A midday trail cam photo leads to a big buck payoff the next day
|Rack Report Details
|Time of Year:
|November 7, 2023
|Logan County, KY
Most deer hunters dream of owning their own hunting property and taking a giant buck on it. Katie Beaty and her husband Daniel had that very thing in mind when they closed on a south-central Kentucky farm this summer.
“The very first thing we did was hang trail cameras. The property was mostly wooded… there was already a food plot, so we started there. Then we put in some mineral licks, hung some stands, and eventually built an elevated shooting house,” Katie said.
When Katie Beaty and her husband Daniel purchased their property, the first thing they did was place trail cameras to take stock of bucks in the area.
The trail cameras immediately started to show some nice bucks, including one giant that had both Katie and Daniel’s immediate attention. Then the big buck mostly disappeared. He showed only a few times in August, then was almost totally missing in action for September. Katie started to worry that their property was only a summer hang out for the buck, not a place where he would regularly spend time once the season came in.
In October, the buck continued to be scarce, only showing on camera a few times and always at night. Katie suspected he was staying on neighboring farms that had standing beans and corn. Katie hunted several days, both morning and evening, in hopes that the big buck would show. Then, on November 6, Katie got the photo she was waiting for. The big buck was on camera at midday, following a doe. He came back by the camera a couple hours later.
The big buck was a regular at first, but soon moved to another property and rarely showed on the Beaty’s trail cams.
Katie, an assistant girls basketball coach at the local high school, had practice scheduled that evening and couldn’t hunt. She was in the nearby box blind bright and early the next morning in hopes that the big buck was still in the area. The morning passed with several deer sightings, but not the buck she was after.
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Katie had to leave late morning for another basketball practice, but was back in the blind early that afternoon. Again, lots of deer came by, but there was no sign of the big buck. As darkness approached, Katie resigned herself that the buck probably wouldn’t show that evening and began to close up the blind and prepare to head home.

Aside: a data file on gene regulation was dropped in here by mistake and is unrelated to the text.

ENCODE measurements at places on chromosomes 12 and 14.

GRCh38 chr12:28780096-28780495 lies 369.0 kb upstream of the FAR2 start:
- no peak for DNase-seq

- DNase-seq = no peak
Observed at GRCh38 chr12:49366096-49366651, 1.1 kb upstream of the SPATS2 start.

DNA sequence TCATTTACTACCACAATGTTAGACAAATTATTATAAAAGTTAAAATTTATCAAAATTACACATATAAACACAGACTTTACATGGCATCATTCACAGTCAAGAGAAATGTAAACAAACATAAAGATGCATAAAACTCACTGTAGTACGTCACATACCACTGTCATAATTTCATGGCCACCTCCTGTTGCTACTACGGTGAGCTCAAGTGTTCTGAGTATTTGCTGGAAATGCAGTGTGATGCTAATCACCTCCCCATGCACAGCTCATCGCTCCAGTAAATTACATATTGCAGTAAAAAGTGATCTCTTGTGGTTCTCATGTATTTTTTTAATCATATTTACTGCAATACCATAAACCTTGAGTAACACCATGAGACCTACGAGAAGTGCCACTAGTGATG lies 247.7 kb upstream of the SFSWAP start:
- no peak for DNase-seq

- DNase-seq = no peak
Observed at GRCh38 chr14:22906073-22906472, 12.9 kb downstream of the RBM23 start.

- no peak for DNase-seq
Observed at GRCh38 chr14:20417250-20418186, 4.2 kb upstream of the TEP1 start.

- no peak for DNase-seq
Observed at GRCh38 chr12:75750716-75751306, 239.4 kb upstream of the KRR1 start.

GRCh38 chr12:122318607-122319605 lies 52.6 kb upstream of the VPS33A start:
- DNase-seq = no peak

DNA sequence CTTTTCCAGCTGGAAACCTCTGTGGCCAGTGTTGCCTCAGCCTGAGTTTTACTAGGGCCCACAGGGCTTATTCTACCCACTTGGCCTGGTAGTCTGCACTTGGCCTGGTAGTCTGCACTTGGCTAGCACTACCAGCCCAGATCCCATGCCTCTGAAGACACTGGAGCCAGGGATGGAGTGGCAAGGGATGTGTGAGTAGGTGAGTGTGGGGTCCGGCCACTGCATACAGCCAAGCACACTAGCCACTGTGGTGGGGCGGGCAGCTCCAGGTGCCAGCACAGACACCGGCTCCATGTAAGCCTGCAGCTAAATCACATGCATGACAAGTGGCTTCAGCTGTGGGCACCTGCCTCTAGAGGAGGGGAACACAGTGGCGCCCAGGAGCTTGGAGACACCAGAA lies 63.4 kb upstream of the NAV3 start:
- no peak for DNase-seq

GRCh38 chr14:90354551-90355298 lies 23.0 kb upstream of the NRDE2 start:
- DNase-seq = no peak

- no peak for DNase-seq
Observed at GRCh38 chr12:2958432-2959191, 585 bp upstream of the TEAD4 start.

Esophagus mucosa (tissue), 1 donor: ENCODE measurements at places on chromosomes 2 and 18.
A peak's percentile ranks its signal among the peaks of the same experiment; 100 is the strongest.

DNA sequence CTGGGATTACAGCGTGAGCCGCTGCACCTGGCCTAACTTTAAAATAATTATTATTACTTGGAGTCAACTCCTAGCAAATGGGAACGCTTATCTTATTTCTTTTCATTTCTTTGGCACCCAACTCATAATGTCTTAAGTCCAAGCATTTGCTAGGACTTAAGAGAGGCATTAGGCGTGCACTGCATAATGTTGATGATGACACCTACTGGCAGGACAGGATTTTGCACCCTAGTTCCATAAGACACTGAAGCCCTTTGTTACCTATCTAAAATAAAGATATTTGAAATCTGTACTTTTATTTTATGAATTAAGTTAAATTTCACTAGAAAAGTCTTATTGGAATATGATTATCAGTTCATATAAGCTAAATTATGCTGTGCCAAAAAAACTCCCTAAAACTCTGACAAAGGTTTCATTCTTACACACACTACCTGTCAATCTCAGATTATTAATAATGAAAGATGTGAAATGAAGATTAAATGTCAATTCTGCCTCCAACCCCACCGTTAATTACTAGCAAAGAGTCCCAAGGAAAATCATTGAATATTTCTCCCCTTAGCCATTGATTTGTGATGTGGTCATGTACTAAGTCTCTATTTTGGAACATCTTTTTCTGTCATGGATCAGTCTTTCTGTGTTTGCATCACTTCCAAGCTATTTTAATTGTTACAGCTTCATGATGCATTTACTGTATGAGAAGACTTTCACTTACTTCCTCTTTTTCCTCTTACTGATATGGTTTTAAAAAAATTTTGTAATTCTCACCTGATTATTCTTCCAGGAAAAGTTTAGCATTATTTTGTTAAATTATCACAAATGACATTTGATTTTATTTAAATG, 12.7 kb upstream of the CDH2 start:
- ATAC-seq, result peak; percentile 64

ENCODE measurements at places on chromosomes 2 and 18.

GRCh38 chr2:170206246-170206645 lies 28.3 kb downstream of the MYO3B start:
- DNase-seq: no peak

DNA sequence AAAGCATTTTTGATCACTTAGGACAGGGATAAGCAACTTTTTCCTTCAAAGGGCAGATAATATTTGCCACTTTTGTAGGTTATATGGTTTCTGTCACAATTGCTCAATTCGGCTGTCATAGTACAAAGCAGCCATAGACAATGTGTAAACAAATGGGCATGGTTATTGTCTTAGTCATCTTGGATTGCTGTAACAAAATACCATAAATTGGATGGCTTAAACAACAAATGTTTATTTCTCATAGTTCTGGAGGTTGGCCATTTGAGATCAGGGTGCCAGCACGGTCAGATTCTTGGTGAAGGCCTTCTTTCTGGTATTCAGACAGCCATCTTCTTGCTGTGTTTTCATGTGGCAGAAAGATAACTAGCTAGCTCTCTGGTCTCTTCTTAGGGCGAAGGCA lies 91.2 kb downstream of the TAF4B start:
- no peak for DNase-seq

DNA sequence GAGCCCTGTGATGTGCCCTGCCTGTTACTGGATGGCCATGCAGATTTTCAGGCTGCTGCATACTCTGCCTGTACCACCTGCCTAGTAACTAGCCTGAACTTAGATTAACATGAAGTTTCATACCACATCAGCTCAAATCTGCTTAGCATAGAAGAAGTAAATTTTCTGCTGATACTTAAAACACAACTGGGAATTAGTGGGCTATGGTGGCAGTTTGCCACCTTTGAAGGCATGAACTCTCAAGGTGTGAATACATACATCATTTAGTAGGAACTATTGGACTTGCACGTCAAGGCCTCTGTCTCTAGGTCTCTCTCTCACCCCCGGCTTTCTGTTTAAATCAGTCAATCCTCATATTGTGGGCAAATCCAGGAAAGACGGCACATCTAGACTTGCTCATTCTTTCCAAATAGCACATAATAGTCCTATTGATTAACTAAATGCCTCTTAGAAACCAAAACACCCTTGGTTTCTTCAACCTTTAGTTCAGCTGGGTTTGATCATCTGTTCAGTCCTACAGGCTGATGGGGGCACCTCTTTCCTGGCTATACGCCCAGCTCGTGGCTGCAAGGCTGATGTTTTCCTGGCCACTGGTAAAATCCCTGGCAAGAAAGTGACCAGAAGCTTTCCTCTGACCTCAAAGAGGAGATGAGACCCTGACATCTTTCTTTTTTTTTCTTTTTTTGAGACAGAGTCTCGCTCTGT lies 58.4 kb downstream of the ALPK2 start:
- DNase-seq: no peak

After a rare daylight photo, Katie knew she needed to be in the stand.
With just a few minutes of shooting light to go, Katie glanced out the blind window to see a deer step out of cover just 15 yards from the blind. Her breath caught as she realized it was the big buck. She quickly reached up to carefully lower the window she had just closed. Katie raised her Ravin crossbow and began to take aim. The buck looked straight at her. The two locked eyes. “It was probably only 10 seconds, but it felt like forever,” Katie said.
The buck finally decided that things were safe and put his head down. At less than 20 yards, the elevated box blind meant the shot was at a pretty steep angle. Katie leaned out the window and centered the crosshairs on the buck’s shoulder. She took the shot. The big buck made a small mule kick and ran 40 yards, then stopped and looked around. “I really started to worry that I had missed him at that point,” Katie added.
Beaty was just about to pack up her gear when the buck stepped out with just minutes of shooting light remaining.
The buck stood for several seconds, then bolted into the woods. Katie thought she might have heard him crash, then things got quiet. She climbed down and located her crossbow bolt. There wasn’t a lot of blood on it and her concern grew.
The giant buck featured a 6x6 frame and long tine length.
Katie backed out. With Daniel out of town for work, she called her dad, brother, and a good friend to come help her look and hopefully recover the buck. After two hours, they took up the track. The shot had been good. The buck had only gone a short distance.
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The giant Kentucky buck featured a 6x6 main with several kickers and extremely tall tines. Katie says the final score is going to be around the mid-170s, Katie’s biggest buck to date and the biggest to come from their new farm.